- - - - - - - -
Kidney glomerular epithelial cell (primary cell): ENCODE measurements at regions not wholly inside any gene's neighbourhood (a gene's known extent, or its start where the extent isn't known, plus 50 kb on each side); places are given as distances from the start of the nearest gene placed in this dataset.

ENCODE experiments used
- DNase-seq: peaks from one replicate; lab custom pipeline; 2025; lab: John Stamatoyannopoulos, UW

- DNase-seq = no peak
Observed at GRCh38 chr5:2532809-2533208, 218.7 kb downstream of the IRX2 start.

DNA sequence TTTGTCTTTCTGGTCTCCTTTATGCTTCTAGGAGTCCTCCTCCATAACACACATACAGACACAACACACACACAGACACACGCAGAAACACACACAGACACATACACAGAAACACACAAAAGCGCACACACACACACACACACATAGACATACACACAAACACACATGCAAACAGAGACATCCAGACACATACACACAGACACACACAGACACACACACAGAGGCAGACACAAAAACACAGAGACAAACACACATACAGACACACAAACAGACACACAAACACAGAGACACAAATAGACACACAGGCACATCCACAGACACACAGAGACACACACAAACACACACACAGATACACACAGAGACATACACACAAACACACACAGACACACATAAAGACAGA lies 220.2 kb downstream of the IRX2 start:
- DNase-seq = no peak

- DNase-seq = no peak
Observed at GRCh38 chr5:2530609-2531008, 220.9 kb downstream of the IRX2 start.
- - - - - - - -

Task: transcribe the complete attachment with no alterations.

Kidney glomerular epithelial cell (primary cell): ENCODE measurements at regions not wholly inside any gene's neighbourhood (a gene's known extent, or its start where the extent isn't known, plus 50 kb on each side); places are given as distances from the start of the nearest gene placed in this dataset.

ENCODE experiments used
- DNase-seq: peaks from one replicate; lab custom pipeline; 2025; lab: John Stamatoyannopoulos, UW

- DNase-seq = no peak
Observed at GRCh38 chr5:2532809-2533208, 218.7 kb downstream of the IRX2 start.

DNA sequence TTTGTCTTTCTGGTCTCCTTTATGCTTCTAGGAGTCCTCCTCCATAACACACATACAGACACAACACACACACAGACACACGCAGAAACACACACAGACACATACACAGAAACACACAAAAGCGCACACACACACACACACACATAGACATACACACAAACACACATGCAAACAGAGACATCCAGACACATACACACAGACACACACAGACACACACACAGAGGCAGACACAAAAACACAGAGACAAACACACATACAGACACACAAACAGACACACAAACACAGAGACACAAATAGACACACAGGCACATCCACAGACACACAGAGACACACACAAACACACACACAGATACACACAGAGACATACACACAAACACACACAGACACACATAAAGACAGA lies 220.2 kb downstream of the IRX2 start:
- DNase-seq = no peak

- DNase-seq = no peak
Observed at GRCh38 chr5:2530609-2531008, 220.9 kb downstream of the IRX2 start.